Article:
Voters were not given the option of rejecting the plan, and opposition parties boycotted the vote.
On Sunday, local news media reported that explosions were heard at the Paramacay military base in Carabobo, an apparent attack by dissident security forces.
Diosdado Cabello, a powerful member of the ruling socialist party, said the base was “totally under control” and added that “various terrorists have been detained.”
It was not the first time this summer that the government had faced rebellious officers. On June 27, a rogue faction of the Venezuelan police attacked the country’s Supreme Court and the Interior Ministry. The group released a video where an officer named Oscar Pérez urged Venezuelans to “fight for their legitimate rights.”
The video on Sunday used a similar format, a single spokesman standing in front of a group of silent men. Captain Caguaripano said his men were not looking to stage a military coup, but rather a “civic and military action to re-establish constitutional order,” which would seek a “transitional government and free general elections.”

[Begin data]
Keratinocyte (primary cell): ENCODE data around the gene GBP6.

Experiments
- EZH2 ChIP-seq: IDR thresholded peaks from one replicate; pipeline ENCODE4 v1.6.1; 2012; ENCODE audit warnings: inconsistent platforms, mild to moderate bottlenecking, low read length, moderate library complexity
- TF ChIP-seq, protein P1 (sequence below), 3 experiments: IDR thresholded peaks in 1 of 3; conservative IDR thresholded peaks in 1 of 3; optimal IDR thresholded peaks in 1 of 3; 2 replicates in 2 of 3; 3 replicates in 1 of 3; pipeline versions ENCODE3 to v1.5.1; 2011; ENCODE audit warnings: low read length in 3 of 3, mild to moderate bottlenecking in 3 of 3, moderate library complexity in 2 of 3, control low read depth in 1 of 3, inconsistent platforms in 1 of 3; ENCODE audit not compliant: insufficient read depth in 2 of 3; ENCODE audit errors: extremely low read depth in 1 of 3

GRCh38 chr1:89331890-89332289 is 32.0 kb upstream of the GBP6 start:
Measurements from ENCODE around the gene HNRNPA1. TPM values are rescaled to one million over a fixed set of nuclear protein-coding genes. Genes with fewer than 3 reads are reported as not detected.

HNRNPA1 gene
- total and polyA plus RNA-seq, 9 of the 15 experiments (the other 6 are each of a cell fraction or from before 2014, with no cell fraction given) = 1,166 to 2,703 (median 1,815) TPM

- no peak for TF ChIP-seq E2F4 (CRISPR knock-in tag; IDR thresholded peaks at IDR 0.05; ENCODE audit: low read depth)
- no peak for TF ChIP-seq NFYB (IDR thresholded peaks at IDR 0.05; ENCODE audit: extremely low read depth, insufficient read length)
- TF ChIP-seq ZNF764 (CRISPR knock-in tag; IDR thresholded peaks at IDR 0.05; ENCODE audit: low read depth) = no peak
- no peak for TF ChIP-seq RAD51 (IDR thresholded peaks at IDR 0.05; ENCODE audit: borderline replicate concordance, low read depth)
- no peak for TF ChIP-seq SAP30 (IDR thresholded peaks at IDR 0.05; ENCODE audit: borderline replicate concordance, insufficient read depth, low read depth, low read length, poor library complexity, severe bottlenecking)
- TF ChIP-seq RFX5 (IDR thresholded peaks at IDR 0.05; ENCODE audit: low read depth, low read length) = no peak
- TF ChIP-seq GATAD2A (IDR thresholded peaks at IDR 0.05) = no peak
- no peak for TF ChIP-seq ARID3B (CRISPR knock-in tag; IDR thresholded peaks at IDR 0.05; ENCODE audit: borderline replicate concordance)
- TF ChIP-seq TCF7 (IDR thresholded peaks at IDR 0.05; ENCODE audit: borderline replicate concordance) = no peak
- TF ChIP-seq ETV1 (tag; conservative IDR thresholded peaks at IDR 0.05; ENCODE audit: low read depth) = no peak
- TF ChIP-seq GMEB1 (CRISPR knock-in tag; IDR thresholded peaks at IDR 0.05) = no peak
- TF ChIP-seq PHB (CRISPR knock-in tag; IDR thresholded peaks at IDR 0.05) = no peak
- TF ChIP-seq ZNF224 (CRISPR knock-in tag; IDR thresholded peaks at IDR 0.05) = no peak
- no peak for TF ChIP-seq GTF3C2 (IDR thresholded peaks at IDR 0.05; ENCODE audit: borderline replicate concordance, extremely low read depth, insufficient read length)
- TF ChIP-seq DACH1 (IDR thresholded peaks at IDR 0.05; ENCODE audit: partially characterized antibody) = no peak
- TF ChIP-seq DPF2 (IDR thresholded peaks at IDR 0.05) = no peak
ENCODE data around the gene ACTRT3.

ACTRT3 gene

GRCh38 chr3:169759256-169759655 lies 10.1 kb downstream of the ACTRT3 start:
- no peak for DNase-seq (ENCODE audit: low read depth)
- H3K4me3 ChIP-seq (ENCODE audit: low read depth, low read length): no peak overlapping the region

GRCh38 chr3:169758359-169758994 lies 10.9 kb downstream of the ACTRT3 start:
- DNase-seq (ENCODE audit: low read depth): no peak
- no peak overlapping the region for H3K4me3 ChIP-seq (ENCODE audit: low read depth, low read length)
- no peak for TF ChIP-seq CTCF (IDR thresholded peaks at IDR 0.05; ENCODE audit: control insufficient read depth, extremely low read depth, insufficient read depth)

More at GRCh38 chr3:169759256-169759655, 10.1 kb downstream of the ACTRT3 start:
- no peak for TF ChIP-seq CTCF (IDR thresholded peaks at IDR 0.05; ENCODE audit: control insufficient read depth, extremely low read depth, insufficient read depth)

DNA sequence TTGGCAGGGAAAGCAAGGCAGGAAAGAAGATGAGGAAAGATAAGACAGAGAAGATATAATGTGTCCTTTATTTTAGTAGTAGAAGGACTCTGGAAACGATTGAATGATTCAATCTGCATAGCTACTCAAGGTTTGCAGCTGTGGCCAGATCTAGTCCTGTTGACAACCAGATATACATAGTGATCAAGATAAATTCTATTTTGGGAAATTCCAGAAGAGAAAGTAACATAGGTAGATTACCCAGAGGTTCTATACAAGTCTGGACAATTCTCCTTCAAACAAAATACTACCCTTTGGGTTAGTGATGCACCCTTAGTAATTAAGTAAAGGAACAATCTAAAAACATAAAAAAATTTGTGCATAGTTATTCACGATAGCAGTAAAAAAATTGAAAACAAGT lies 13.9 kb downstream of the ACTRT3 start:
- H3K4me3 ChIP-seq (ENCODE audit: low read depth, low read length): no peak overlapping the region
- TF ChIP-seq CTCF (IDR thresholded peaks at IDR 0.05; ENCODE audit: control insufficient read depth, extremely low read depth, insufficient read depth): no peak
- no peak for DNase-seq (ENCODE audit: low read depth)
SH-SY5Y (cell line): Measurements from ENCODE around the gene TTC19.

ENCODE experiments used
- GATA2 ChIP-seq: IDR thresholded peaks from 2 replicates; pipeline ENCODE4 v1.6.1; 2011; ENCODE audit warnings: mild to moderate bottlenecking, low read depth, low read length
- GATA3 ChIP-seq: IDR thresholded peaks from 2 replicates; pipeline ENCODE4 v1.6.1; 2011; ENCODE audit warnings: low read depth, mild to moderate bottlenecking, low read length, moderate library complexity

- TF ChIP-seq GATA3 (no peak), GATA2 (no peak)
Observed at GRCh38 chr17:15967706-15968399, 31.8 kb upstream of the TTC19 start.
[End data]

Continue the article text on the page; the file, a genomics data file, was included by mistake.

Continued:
“The time has passed for secret pacts and deals between tyrants and traitors,” Captain Caguaripano said.
He urged security forces to “display banners alluding to 350,” an apparent reference to Article 350 of the Venezuelan Constitution, which encourages people to “disown any regime, legislation or authority that runs counter to democratic principles.” It may have been a reference to Mr. Perez’s attack, where he flew a banner marked “350” from his helicopter
It was unclear what the public reaction would be to attack. Videos on social media showed small crowds gathered in Carabobo waving Venezuelan flags and banging pots and pans in a sign of support for the rebel security forces.
The idea of military intervention to solve the Venezuelan political crisis has been floated nationally. On July 16, opposition parties held a protest vote against the Constituent Assembly, two weeks before Mr. Maduro’s planned election, an unofficial poll they said drew more than seven million people.
Among the three questions was a vaguely worded one asking whether Venezuela’s military should “defend” the current Constitution and “back the decisions” of the National Assembly, what some interpreted as taking the temperature for support for military intervention.
The survey passed by a wide margin.